Easter – A World Reborn (N.T. Wright)


A portion of the following (with some minor editing) was published in N.T. Wright’s book Following Jesus.  It is a sermon preached by Wright on Easter morning at Lichfield Cathedral in 1994; one of my favorite Easter sermons I’ve ever heard/read:

Easter speaks of a world reborn.  It declares that, after all, Jesus is Lord, and that His kingdom will come and his will be done, on earth as it is in Heaven.

So then, what language can we use, can we borrow, to do Easter justice?

Well, why not thunder and lightning, earthquakes and tornadoes, devastating terror and tremendous joy so rich you could swim in it?

Well then, yes, we must need the picture-language given by the book of Revelation.

Some people have treated this book like a theological crossword puzzle, trying to figure out mysterious codes and tell-tales of the coming day and time of judgment.

I say no.  Yes, the language is strange at times, partly because it’s from and written to a different culture.

But it’s also strange because we in the modern world have made ourselves strangers to thunder and earthquakes, to terror and to joy.

The closest we get to it all is in our sanitized little world of television and internet, which we can turn off in the click of a button if it becomes too much.

If something happens to allow terror to break through and turn our lives around, most in our culture cannot cope with it.  We run off looking for help, or turning to sin to help ease the pain and pretend it never happened.

But Easter is the time for revolution.

If we ever find ourselves in danger of scaling down and trying to domesticate the gospel into a neat little story, hopefully the Revelation from John will shake us from that and expose some of our raw nerves to the terror and joy of our living God!

Revelation begins with a vision of the risen Jesus; eyes of fire, feet of bronze, face like the sun itself.

No wonder why John fell down at His feet as though he had died.

This is what I’m talking about.  This is where terror and joy meet.  This is Easter.

Revelation 1:12-19 says:

Then I turned to see the voice that was speaking with me. And having turned I saw seven golden lampstands; and in the middle of the lampstands I saw one like a son of man, clothed in a robe reaching to the feet, and girded across His chest with a golden sash. His head and His hair were white like white wool, like snow; and His eyes were like a flame of fire. His feet were like burnished bronze, when it has been made to glow in a furnace, and His voice was like the sound of many waters. In His right hand He held seven stars, and out of His mouth came a sharp two-edged sword; and His face was like the sun shining in its strength. When I saw Him, I fell at His feet like a dead man. And He placed His right hand on me, saying, “Do not be afraid; I am the first and the last, and the living One; and I was dead, and behold, I am alive forevermore, and I have the keys of death and of Hades. Therefore write the things which you have seen, and the things which are, and the things which will take place after these things.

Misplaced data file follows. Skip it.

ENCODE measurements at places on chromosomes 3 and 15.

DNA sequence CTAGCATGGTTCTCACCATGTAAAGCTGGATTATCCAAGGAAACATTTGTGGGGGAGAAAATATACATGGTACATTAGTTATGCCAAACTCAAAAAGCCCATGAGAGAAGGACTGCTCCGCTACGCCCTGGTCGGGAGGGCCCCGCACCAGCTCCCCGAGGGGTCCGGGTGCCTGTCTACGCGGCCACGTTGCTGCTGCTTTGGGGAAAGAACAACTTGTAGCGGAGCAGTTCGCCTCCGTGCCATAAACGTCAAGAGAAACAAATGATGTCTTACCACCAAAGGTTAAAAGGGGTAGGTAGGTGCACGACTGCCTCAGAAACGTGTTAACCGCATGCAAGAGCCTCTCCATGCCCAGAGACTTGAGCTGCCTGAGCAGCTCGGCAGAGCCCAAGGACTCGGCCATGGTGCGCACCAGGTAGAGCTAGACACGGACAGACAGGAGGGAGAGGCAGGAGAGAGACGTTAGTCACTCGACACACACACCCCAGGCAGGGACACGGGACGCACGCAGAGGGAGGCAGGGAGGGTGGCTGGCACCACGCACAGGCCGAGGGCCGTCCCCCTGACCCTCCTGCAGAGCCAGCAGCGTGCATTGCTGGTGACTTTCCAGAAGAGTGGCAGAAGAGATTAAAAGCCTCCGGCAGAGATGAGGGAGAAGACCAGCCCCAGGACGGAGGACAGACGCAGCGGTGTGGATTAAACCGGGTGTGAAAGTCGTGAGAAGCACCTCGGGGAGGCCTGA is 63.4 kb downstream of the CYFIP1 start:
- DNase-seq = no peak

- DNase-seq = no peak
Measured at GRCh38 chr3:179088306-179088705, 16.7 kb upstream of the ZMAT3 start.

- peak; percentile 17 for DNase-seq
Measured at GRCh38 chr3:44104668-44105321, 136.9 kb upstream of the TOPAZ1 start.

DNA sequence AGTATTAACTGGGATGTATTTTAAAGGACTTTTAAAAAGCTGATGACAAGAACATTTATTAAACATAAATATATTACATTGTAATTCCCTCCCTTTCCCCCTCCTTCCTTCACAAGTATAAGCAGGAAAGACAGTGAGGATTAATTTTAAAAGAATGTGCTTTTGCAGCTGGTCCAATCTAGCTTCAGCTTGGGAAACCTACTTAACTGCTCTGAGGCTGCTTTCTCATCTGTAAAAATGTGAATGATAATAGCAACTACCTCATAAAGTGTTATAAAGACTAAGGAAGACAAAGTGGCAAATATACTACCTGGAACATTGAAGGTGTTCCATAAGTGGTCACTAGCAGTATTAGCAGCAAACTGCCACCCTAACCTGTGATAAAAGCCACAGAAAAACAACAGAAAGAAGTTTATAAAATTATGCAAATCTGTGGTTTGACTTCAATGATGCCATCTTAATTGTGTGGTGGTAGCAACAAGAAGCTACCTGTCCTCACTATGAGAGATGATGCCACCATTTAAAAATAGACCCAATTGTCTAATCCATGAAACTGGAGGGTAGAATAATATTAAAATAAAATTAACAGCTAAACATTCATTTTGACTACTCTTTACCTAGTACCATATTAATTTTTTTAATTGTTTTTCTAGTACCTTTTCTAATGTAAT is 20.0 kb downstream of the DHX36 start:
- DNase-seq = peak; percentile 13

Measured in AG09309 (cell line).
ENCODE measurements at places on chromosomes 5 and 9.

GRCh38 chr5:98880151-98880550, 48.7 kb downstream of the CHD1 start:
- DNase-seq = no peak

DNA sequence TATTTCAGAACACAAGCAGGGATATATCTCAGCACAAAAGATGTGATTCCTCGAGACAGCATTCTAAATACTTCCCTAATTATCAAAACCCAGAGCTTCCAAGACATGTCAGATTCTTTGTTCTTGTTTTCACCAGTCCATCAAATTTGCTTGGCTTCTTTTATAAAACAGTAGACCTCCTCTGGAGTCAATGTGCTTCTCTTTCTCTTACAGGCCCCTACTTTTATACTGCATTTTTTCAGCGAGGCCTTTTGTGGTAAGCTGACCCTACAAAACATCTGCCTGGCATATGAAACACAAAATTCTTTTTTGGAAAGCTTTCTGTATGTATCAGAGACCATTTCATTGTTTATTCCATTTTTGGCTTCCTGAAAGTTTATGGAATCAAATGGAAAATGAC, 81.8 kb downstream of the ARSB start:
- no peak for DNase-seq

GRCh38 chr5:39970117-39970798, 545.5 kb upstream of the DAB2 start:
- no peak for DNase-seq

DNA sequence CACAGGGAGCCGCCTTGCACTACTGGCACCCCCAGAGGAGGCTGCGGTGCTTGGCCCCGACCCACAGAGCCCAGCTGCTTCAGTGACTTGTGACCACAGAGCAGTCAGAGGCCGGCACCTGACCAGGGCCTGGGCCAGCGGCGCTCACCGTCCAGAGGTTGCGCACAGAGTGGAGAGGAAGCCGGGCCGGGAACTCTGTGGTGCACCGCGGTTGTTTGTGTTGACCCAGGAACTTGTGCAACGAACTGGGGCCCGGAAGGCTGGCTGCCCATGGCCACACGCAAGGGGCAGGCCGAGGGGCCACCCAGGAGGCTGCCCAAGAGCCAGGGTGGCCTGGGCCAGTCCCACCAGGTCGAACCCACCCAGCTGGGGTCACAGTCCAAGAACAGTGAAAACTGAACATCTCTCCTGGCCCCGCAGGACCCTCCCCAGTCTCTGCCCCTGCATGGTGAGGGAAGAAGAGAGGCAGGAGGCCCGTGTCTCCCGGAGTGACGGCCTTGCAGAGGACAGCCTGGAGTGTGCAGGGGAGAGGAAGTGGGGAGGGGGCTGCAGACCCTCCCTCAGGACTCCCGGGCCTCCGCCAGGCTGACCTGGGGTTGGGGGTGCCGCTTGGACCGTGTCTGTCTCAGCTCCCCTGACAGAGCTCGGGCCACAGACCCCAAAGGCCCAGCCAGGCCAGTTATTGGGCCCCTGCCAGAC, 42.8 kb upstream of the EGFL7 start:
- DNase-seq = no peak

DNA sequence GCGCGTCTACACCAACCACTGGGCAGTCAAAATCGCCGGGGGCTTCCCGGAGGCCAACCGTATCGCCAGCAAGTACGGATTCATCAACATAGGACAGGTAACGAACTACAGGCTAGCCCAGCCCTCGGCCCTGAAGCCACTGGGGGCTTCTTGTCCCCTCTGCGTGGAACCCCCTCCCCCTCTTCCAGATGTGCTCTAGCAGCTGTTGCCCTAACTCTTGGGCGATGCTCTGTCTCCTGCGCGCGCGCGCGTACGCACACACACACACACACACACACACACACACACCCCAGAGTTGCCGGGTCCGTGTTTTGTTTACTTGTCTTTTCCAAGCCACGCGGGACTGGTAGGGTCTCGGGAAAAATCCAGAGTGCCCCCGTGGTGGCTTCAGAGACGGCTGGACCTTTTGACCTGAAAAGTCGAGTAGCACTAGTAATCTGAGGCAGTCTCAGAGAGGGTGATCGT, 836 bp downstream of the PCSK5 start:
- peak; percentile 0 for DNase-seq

Whatever you’ve lost, whatever sin you’ve committed, whatever bits of your life are locked away in sorrow and shame….Jesus says, “I have the keys.”

Where fear and pain and sin end, God’s power begins.  He raises the dead.

This vision of the risen Jesus serves as the magnificent golden doorway into the rest of this book.

Revelation then has a sort of second introduction, in the form of seven short letters to the seven leading churches at the time, in Asia, or modern day Turkey.

These seven letters serve to teach, equip, help us hold fast, and comfort us as the church and as individual Christians.

But they also serve to push us into the rest of the letter, from the doorway into the throne room.

As the vision in the throne room begins to develop through chapter 4 and into chapter 5, something strange occurs.

The one within the room has a scroll, sealed.  The plan of God.

The plan of salvation.  The divine purpose for recreating the whole universe.

Someone must open the scroll.  But no one can do it.

Revelation 5:1-7 says:

I saw in the right hand of Him who sat on the throne a book written inside and on the back, sealed up with seven seals. And I saw a strong angel proclaiming with a loud voice, “Who is worthy to open the book and to break its seals?” And no one in heaven or on the earth or under the earth was able to open the book or to look into it. Then I began to weep greatly because no one was found worthy to open the book or to look into it; and one of the elders said to me, “Stop weeping; behold, the Lion that is from the tribe of Judah, the Root of David, has overcome so as to open the book and its seven seals.”And I saw between the throne (with the four living creatures) and the elders a Lamb standing, as if slain, having seven horns and seven eyes, which are the seven Spirits of God, sent out into all the earth. And He came and took the book out of the right hand of Him who sat on the throne.

Here is the Easter message in the most vivid of picture-language.

The Lion, the King of Kings and Lord of Lords, has become a Lamb, a sacrificial Lamb.

He has become the Paschal Lamb; and by his death he has conquered the powers of evil so that now the plan of God; God’s rescue operation for the universe, can be unrolled and put into dramatic operation.

The battle is over!  The victor’s triumph won!

And the scene concludes so beautifully.

Revelation 5:8-14 says: